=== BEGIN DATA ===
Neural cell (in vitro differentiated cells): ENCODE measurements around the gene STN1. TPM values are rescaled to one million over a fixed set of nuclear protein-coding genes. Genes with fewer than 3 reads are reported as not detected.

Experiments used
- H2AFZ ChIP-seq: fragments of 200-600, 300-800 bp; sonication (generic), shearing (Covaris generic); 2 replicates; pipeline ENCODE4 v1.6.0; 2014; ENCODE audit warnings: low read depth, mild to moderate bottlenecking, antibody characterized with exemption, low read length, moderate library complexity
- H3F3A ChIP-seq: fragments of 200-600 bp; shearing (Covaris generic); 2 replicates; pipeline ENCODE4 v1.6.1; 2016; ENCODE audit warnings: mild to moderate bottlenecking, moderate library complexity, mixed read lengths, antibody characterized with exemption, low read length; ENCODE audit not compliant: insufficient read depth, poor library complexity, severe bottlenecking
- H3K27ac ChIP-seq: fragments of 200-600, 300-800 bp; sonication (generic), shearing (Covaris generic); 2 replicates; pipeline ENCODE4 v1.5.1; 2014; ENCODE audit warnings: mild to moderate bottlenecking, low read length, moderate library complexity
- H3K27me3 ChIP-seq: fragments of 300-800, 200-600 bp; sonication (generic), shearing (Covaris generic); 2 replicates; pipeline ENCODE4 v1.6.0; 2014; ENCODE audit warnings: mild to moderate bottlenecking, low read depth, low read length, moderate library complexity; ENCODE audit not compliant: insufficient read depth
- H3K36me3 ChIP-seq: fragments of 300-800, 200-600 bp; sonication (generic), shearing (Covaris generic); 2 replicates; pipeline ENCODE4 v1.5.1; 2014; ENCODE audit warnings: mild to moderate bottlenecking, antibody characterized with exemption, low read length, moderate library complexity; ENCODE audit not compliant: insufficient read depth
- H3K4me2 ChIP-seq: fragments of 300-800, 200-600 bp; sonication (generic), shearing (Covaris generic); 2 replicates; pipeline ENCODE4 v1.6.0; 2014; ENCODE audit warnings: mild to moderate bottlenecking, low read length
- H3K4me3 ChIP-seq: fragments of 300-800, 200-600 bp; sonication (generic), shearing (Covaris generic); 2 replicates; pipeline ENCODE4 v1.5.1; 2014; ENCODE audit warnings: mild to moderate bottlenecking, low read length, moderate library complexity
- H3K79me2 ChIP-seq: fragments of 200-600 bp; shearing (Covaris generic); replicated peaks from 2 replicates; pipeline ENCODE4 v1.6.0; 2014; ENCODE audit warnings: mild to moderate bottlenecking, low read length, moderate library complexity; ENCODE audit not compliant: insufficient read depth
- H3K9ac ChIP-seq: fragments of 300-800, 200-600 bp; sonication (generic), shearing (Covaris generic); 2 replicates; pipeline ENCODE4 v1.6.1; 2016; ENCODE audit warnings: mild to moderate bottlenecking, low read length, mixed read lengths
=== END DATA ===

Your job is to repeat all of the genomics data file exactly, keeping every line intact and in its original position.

Neural cell (in vitro differentiated cells): ENCODE measurements around the gene STN1. TPM values are rescaled to one million over a fixed set of nuclear protein-coding genes. Genes with fewer than 3 reads are reported as not detected.

Experiments used
- H2AFZ ChIP-seq: fragments of 200-600, 300-800 bp; sonication (generic), shearing (Covaris generic); 2 replicates; pipeline ENCODE4 v1.6.0; 2014; ENCODE audit warnings: low read depth, mild to moderate bottlenecking, antibody characterized with exemption, low read length, moderate library complexity
- H3F3A ChIP-seq: fragments of 200-600 bp; shearing (Covaris generic); 2 replicates; pipeline ENCODE4 v1.6.1; 2016; ENCODE audit warnings: mild to moderate bottlenecking, moderate library complexity, mixed read lengths, antibody characterized with exemption, low read length; ENCODE audit not compliant: insufficient read depth, poor library complexity, severe bottlenecking
- H3K27ac ChIP-seq: fragments of 200-600, 300-800 bp; sonication (generic), shearing (Covaris generic); 2 replicates; pipeline ENCODE4 v1.5.1; 2014; ENCODE audit warnings: mild to moderate bottlenecking, low read length, moderate library complexity
- H3K27me3 ChIP-seq: fragments of 300-800, 200-600 bp; sonication (generic), shearing (Covaris generic); 2 replicates; pipeline ENCODE4 v1.6.0; 2014; ENCODE audit warnings: mild to moderate bottlenecking, low read depth, low read length, moderate library complexity; ENCODE audit not compliant: insufficient read depth
- H3K36me3 ChIP-seq: fragments of 300-800, 200-600 bp; sonication (generic), shearing (Covaris generic); 2 replicates; pipeline ENCODE4 v1.5.1; 2014; ENCODE audit warnings: mild to moderate bottlenecking, antibody characterized with exemption, low read length, moderate library complexity; ENCODE audit not compliant: insufficient read depth
- H3K4me2 ChIP-seq: fragments of 300-800, 200-600 bp; sonication (generic), shearing (Covaris generic); 2 replicates; pipeline ENCODE4 v1.6.0; 2014; ENCODE audit warnings: mild to moderate bottlenecking, low read length
- H3K4me3 ChIP-seq: fragments of 300-800, 200-600 bp; sonication (generic), shearing (Covaris generic); 2 replicates; pipeline ENCODE4 v1.5.1; 2014; ENCODE audit warnings: mild to moderate bottlenecking, low read length, moderate library complexity
- H3K79me2 ChIP-seq: fragments of 200-600 bp; shearing (Covaris generic); replicated peaks from 2 replicates; pipeline ENCODE4 v1.6.0; 2014; ENCODE audit warnings: mild to moderate bottlenecking, low read length, moderate library complexity; ENCODE audit not compliant: insufficient read depth
- H3K9ac ChIP-seq: fragments of 300-800, 200-600 bp; sonication (generic), shearing (Covaris generic); 2 replicates; pipeline ENCODE4 v1.6.1; 2016; ENCODE audit warnings: mild to moderate bottlenecking, low read length, mixed read lengths